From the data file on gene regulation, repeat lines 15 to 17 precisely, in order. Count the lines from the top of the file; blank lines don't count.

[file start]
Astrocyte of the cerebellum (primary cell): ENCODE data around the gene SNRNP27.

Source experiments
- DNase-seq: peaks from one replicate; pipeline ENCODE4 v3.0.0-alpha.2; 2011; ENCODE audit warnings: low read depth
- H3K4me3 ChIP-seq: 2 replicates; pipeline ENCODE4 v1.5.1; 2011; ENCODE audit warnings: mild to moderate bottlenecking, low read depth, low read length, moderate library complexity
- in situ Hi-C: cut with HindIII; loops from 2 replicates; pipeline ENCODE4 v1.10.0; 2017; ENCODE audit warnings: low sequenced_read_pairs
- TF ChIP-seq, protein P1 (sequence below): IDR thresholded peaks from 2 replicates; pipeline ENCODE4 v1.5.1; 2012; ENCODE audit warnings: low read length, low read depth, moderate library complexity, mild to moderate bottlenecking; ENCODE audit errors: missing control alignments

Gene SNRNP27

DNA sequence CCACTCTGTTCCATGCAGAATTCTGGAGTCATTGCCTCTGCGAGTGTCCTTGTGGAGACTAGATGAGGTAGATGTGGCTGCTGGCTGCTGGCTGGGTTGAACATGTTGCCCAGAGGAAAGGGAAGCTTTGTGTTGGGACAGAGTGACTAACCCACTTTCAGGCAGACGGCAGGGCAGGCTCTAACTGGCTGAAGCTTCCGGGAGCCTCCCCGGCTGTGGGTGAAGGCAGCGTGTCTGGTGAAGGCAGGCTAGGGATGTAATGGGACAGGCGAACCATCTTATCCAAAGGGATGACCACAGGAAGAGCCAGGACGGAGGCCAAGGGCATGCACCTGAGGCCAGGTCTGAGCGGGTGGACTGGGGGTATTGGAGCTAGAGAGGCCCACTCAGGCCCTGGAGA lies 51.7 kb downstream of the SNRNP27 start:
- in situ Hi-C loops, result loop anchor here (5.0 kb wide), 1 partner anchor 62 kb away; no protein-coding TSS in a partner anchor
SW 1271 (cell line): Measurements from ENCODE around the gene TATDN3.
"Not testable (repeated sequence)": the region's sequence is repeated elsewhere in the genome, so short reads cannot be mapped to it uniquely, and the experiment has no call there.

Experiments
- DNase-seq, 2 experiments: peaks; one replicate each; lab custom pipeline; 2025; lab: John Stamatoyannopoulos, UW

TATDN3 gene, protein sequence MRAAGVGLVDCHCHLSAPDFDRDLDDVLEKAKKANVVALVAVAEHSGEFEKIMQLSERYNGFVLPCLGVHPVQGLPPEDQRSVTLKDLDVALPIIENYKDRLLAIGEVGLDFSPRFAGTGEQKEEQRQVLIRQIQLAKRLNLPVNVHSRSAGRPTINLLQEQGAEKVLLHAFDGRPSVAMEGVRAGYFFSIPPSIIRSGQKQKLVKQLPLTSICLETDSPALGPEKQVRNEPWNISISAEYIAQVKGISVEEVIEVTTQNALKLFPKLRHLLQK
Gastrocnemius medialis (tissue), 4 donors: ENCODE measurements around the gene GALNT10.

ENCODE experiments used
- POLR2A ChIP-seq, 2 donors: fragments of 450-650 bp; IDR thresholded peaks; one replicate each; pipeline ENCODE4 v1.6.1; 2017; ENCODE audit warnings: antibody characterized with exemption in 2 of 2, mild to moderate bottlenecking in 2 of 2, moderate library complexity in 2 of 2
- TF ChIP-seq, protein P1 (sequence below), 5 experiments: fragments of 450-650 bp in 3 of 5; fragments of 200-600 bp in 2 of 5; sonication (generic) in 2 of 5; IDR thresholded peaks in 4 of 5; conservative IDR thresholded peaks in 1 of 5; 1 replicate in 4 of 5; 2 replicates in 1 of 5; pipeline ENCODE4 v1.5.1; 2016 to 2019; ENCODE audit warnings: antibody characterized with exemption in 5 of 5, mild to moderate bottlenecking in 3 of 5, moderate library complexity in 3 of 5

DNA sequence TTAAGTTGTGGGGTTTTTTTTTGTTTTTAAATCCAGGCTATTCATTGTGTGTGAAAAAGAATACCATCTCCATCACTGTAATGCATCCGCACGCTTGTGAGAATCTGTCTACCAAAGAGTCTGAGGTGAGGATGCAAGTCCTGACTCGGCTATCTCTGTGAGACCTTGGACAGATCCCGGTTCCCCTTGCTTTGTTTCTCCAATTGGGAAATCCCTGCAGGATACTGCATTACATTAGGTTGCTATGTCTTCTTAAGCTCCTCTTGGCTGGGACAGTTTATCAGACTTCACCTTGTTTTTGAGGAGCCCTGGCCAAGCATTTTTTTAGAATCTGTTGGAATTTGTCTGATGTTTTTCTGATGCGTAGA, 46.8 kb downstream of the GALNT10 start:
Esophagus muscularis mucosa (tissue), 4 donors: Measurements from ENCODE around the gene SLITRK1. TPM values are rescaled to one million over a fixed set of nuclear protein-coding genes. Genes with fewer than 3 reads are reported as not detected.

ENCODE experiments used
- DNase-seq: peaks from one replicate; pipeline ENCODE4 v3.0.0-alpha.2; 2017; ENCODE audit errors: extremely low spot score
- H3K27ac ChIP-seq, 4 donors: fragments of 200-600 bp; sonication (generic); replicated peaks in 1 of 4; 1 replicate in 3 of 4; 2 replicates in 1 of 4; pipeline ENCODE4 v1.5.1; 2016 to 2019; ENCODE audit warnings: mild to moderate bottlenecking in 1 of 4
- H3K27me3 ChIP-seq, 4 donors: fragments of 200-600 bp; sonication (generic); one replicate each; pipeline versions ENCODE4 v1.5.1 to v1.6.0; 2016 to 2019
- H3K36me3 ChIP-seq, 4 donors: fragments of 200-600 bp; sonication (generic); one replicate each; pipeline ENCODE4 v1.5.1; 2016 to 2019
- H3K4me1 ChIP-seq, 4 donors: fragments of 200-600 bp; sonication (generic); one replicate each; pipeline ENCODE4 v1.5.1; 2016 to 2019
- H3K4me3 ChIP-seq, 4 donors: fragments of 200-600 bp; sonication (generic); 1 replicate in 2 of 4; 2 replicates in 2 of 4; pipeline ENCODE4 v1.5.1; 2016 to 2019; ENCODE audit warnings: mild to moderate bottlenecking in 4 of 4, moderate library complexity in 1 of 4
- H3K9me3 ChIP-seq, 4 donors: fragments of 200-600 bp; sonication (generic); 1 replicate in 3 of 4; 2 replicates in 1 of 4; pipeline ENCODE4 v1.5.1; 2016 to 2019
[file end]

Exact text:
Gastrocnemius medialis (tissue), 4 donors: ENCODE measurements around the gene GALNT10.

ENCODE experiments used
- POLR2A ChIP-seq, 2 donors: fragments of 450-650 bp; IDR thresholded peaks; one replicate each; pipeline ENCODE4 v1.6.1; 2017; ENCODE audit warnings: antibody characterized with exemption in 2 of 2, mild to moderate bottlenecking in 2 of 2, moderate library complexity in 2 of 2